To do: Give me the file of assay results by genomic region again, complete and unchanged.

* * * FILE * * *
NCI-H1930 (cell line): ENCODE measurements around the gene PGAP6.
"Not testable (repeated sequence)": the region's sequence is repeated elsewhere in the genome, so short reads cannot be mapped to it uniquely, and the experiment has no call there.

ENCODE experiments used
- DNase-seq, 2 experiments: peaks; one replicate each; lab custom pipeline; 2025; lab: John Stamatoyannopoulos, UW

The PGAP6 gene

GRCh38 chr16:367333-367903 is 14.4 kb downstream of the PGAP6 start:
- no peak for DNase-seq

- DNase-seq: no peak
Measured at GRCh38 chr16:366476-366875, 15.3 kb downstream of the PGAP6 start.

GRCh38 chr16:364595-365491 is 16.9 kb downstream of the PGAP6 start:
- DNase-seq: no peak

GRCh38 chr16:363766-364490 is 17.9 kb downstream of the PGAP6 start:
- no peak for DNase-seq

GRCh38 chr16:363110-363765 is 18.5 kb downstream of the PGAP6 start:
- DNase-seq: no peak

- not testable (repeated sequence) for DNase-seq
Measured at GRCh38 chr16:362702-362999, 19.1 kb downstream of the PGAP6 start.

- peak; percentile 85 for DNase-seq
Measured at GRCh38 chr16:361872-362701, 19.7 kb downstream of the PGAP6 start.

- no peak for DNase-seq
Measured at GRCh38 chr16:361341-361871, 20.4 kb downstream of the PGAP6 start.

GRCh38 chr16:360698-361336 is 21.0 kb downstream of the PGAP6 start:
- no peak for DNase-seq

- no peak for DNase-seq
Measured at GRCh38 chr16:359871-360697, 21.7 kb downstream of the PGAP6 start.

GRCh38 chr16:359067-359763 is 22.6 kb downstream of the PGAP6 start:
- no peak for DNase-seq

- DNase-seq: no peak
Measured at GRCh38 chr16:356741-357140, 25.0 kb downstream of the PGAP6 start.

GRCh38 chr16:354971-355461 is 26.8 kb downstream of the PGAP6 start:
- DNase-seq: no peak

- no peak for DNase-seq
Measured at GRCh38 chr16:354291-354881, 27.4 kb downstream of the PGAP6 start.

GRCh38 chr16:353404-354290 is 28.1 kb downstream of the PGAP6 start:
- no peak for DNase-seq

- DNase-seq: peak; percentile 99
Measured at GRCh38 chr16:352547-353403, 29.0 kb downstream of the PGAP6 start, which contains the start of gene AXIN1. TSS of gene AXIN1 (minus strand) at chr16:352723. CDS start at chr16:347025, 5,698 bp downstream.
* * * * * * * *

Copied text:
NCI-H1930 (cell line): ENCODE measurements around the gene PGAP6.
"Not testable (repeated sequence)": the region's sequence is repeated elsewhere in the genome, so short reads cannot be mapped to it uniquely, and the experiment has no call there.

ENCODE experiments used
- DNase-seq, 2 experiments: peaks; one replicate each; lab custom pipeline; 2025; lab: John Stamatoyannopoulos, UW

The PGAP6 gene

GRCh38 chr16:367333-367903 is 14.4 kb downstream of the PGAP6 start:
- no peak for DNase-seq

- DNase-seq: no peak
Measured at GRCh38 chr16:366476-366875, 15.3 kb downstream of the PGAP6 start.

GRCh38 chr16:364595-365491 is 16.9 kb downstream of the PGAP6 start:
- DNase-seq: no peak

GRCh38 chr16:363766-364490 is 17.9 kb downstream of the PGAP6 start:
- no peak for DNase-seq

GRCh38 chr16:363110-363765 is 18.5 kb downstream of the PGAP6 start:
- DNase-seq: no peak

- not testable (repeated sequence) for DNase-seq
Measured at GRCh38 chr16:362702-362999, 19.1 kb downstream of the PGAP6 start.

- peak; percentile 85 for DNase-seq
Measured at GRCh38 chr16:361872-362701, 19.7 kb downstream of the PGAP6 start.

- no peak for DNase-seq
Measured at GRCh38 chr16:361341-361871, 20.4 kb downstream of the PGAP6 start.

GRCh38 chr16:360698-361336 is 21.0 kb downstream of the PGAP6 start:
- no peak for DNase-seq

- no peak for DNase-seq
Measured at GRCh38 chr16:359871-360697, 21.7 kb downstream of the PGAP6 start.

GRCh38 chr16:359067-359763 is 22.6 kb downstream of the PGAP6 start:
- no peak for DNase-seq

- DNase-seq: no peak
Measured at GRCh38 chr16:356741-357140, 25.0 kb downstream of the PGAP6 start.

GRCh38 chr16:354971-355461 is 26.8 kb downstream of the PGAP6 start:
- DNase-seq: no peak

- no peak for DNase-seq
Measured at GRCh38 chr16:354291-354881, 27.4 kb downstream of the PGAP6 start.

GRCh38 chr16:353404-354290 is 28.1 kb downstream of the PGAP6 start:
- no peak for DNase-seq

- DNase-seq: peak; percentile 99
Measured at GRCh38 chr16:352547-353403, 29.0 kb downstream of the PGAP6 start, which contains the start of gene AXIN1. TSS of gene AXIN1 (minus strand) at chr16:352723. CDS start at chr16:347025, 5,698 bp downstream.